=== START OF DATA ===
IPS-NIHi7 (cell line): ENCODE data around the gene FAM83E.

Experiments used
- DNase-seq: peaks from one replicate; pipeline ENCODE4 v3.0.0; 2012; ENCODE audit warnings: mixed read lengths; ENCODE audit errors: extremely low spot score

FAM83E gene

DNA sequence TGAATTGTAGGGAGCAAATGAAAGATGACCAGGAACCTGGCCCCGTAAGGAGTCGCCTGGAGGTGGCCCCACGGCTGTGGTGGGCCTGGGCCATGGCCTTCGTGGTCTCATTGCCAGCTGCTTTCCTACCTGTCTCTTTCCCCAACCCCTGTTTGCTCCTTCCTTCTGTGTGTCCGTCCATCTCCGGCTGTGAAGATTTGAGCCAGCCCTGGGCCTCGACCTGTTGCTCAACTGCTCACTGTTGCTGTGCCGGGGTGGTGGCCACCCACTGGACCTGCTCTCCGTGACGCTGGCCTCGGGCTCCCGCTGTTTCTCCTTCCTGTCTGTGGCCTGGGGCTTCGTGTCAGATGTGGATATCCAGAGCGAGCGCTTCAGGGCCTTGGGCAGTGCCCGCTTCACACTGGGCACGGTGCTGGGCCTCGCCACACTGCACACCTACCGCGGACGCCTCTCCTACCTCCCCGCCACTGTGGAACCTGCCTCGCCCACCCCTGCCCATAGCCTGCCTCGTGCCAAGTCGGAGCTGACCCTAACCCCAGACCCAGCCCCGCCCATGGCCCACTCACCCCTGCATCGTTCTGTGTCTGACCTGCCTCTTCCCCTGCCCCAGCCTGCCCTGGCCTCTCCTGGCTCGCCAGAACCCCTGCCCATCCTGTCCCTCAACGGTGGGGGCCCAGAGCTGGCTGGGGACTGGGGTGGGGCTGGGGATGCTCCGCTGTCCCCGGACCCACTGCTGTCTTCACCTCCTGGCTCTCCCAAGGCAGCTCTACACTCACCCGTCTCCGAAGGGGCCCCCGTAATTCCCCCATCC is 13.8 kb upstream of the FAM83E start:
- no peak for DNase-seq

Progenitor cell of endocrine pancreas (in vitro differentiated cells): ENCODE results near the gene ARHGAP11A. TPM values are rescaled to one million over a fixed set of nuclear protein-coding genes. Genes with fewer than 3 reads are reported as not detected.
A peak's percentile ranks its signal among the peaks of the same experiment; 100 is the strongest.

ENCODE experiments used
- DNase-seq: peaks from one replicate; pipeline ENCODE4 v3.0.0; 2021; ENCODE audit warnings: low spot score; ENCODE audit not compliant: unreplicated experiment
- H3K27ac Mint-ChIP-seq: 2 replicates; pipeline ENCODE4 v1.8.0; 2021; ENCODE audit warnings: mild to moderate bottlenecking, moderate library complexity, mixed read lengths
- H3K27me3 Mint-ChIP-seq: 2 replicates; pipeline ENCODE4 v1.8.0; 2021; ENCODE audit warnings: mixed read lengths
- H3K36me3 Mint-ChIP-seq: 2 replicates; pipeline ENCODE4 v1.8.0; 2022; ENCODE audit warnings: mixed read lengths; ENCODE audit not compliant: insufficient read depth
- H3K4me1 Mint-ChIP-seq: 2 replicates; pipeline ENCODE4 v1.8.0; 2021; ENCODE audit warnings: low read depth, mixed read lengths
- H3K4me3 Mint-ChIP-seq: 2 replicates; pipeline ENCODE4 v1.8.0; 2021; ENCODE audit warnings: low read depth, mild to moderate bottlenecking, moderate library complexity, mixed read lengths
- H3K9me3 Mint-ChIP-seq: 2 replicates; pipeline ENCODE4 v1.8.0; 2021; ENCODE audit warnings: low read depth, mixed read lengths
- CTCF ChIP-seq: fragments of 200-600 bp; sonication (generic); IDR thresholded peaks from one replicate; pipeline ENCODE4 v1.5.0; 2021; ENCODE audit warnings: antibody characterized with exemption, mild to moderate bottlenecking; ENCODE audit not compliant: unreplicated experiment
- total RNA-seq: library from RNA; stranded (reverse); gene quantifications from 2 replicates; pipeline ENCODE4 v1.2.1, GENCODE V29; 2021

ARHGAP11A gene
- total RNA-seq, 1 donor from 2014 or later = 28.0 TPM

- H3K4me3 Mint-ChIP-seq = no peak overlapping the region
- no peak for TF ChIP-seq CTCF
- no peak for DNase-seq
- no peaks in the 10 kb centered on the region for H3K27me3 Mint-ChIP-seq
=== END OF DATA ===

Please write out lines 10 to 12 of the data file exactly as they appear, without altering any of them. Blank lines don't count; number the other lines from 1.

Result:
- DNase-seq: peaks from one replicate; pipeline ENCODE4 v3.0.0; 2021; ENCODE audit warnings: low spot score; ENCODE audit not compliant: unreplicated experiment
- H3K27ac Mint-ChIP-seq: 2 replicates; pipeline ENCODE4 v1.8.0; 2021; ENCODE audit warnings: mild to moderate bottlenecking, moderate library complexity, mixed read lengths
- H3K27me3 Mint-ChIP-seq: 2 replicates; pipeline ENCODE4 v1.8.0; 2021; ENCODE audit warnings: mixed read lengths